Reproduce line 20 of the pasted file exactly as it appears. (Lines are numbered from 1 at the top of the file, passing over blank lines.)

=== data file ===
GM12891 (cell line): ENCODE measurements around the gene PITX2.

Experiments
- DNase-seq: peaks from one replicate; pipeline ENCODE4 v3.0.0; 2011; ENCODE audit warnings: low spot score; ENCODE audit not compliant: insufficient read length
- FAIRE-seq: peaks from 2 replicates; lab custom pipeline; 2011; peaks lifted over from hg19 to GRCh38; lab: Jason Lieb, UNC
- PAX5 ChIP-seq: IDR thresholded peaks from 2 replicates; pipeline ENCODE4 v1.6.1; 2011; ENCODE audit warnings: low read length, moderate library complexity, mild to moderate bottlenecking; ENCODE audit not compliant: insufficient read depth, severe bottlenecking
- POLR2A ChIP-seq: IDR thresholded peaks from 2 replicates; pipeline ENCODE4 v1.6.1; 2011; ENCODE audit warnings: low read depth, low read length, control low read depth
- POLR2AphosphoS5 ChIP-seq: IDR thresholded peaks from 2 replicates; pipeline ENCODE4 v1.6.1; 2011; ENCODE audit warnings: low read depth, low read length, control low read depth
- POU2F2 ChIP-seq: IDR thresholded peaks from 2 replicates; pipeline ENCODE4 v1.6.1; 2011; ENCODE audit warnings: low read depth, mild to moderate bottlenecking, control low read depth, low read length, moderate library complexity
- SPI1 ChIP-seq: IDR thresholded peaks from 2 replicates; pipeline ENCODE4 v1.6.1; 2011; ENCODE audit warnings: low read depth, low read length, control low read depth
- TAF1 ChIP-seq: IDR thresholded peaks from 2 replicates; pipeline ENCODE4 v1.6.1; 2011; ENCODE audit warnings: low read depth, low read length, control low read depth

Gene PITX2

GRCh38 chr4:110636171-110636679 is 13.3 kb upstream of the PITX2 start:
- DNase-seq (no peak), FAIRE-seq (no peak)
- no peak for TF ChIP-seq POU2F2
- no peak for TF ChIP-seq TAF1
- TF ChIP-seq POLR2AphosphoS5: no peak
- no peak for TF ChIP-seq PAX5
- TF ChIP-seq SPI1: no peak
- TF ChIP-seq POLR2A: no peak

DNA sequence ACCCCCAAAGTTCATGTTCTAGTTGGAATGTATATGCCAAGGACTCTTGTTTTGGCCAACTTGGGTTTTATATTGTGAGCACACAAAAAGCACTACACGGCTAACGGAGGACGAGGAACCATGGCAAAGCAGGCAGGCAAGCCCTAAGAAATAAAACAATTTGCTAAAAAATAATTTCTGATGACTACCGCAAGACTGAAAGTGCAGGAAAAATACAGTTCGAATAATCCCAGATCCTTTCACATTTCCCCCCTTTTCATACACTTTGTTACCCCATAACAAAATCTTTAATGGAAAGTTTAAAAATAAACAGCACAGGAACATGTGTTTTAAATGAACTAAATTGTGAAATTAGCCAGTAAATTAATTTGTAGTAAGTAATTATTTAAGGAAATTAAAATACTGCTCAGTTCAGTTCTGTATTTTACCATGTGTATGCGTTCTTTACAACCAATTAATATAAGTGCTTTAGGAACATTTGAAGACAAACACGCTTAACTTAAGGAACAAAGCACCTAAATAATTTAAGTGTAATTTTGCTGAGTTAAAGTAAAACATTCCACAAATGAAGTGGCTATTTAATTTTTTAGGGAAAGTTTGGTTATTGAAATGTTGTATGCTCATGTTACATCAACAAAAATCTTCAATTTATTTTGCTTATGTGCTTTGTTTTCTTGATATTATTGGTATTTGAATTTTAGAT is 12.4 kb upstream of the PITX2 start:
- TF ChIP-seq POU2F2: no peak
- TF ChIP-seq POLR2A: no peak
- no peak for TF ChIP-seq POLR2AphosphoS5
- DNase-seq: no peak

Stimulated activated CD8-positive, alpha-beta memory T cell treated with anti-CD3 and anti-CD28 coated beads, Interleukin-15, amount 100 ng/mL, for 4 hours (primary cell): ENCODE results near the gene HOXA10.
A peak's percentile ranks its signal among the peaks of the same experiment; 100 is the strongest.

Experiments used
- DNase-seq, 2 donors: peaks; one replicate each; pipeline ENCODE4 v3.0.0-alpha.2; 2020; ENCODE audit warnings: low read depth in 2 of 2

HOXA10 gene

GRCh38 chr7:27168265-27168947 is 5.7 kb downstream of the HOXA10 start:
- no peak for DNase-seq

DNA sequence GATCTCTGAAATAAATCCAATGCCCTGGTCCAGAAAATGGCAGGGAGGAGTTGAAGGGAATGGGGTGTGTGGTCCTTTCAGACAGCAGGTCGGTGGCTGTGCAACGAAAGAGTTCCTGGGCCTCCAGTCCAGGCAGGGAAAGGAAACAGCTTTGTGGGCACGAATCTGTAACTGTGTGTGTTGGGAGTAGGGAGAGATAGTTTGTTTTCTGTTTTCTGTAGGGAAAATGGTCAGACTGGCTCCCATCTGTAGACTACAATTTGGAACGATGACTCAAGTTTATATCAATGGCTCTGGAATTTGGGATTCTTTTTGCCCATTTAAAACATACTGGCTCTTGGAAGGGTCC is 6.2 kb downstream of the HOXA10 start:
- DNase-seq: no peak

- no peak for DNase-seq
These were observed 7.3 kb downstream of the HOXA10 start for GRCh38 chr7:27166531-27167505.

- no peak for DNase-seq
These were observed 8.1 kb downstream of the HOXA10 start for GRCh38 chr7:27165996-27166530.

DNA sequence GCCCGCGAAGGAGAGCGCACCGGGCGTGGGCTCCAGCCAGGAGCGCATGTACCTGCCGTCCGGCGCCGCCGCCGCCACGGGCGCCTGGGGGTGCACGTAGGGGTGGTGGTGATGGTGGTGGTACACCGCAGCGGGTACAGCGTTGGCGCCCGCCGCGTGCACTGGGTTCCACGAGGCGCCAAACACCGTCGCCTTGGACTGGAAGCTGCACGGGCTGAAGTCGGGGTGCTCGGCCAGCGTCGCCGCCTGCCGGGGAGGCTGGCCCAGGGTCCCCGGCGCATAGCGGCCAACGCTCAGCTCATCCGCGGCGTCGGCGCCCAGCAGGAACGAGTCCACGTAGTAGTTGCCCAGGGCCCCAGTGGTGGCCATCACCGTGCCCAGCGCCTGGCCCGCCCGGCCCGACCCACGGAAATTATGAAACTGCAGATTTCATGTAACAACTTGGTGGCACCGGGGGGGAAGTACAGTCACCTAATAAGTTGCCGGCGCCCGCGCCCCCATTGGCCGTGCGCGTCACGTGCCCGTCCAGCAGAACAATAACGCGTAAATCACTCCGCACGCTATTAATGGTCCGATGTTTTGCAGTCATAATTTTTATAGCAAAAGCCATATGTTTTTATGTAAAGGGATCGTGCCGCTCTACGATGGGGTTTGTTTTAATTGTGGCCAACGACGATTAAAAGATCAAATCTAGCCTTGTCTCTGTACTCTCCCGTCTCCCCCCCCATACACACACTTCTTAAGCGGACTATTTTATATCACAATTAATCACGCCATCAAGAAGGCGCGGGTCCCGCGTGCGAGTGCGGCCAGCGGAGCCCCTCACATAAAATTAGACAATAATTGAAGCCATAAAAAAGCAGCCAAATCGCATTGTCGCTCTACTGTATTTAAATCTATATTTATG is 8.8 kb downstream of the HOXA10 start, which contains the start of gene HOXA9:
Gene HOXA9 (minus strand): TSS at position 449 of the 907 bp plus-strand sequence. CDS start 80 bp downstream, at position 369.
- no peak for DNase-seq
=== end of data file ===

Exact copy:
DNA sequence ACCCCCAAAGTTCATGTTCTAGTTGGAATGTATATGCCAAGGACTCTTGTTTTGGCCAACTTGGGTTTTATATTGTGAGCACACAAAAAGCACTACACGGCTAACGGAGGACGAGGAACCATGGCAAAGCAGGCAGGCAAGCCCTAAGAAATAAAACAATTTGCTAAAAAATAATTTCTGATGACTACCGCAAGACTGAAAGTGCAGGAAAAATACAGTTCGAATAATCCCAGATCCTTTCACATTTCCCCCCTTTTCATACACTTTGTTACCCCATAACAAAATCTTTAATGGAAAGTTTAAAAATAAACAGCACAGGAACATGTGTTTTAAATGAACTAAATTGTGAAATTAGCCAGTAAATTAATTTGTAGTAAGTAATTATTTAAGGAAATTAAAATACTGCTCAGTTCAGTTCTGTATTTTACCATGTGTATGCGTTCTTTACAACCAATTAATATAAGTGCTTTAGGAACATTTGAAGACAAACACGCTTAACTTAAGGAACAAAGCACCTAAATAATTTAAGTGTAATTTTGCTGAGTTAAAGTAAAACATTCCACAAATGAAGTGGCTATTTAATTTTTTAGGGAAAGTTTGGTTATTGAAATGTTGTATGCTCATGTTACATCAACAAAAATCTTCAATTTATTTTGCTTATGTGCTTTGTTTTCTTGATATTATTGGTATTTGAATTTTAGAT is 12.4 kb upstream of the PITX2 start: